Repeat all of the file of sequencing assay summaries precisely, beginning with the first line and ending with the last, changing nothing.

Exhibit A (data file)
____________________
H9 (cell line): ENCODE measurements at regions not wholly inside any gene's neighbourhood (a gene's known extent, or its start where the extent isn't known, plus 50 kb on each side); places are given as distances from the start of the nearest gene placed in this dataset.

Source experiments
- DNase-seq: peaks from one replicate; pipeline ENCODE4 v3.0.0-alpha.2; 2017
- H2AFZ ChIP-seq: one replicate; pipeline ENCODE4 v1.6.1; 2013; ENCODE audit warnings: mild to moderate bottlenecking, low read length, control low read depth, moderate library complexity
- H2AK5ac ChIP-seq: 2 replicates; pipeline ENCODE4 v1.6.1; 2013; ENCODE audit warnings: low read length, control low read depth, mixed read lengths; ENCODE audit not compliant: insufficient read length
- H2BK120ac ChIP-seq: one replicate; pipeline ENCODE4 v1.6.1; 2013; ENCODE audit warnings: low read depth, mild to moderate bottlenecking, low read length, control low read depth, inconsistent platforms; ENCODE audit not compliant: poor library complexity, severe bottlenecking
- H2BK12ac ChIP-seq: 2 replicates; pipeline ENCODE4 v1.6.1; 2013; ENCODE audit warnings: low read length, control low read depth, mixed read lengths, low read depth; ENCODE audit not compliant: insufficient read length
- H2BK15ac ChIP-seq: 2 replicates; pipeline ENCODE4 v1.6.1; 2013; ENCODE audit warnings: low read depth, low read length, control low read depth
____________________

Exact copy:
H9 (cell line): ENCODE measurements at regions not wholly inside any gene's neighbourhood (a gene's known extent, or its start where the extent isn't known, plus 50 kb on each side); places are given as distances from the start of the nearest gene placed in this dataset.

Source experiments
- DNase-seq: peaks from one replicate; pipeline ENCODE4 v3.0.0-alpha.2; 2017
- H2AFZ ChIP-seq: one replicate; pipeline ENCODE4 v1.6.1; 2013; ENCODE audit warnings: mild to moderate bottlenecking, low read length, control low read depth, moderate library complexity
- H2AK5ac ChIP-seq: 2 replicates; pipeline ENCODE4 v1.6.1; 2013; ENCODE audit warnings: low read length, control low read depth, mixed read lengths; ENCODE audit not compliant: insufficient read length
- H2BK120ac ChIP-seq: one replicate; pipeline ENCODE4 v1.6.1; 2013; ENCODE audit warnings: low read depth, mild to moderate bottlenecking, low read length, control low read depth, inconsistent platforms; ENCODE audit not compliant: poor library complexity, severe bottlenecking
- H2BK12ac ChIP-seq: 2 replicates; pipeline ENCODE4 v1.6.1; 2013; ENCODE audit warnings: low read length, control low read depth, mixed read lengths, low read depth; ENCODE audit not compliant: insufficient read length
- H2BK15ac ChIP-seq: 2 replicates; pipeline ENCODE4 v1.6.1; 2013; ENCODE audit warnings: low read depth, low read length, control low read depth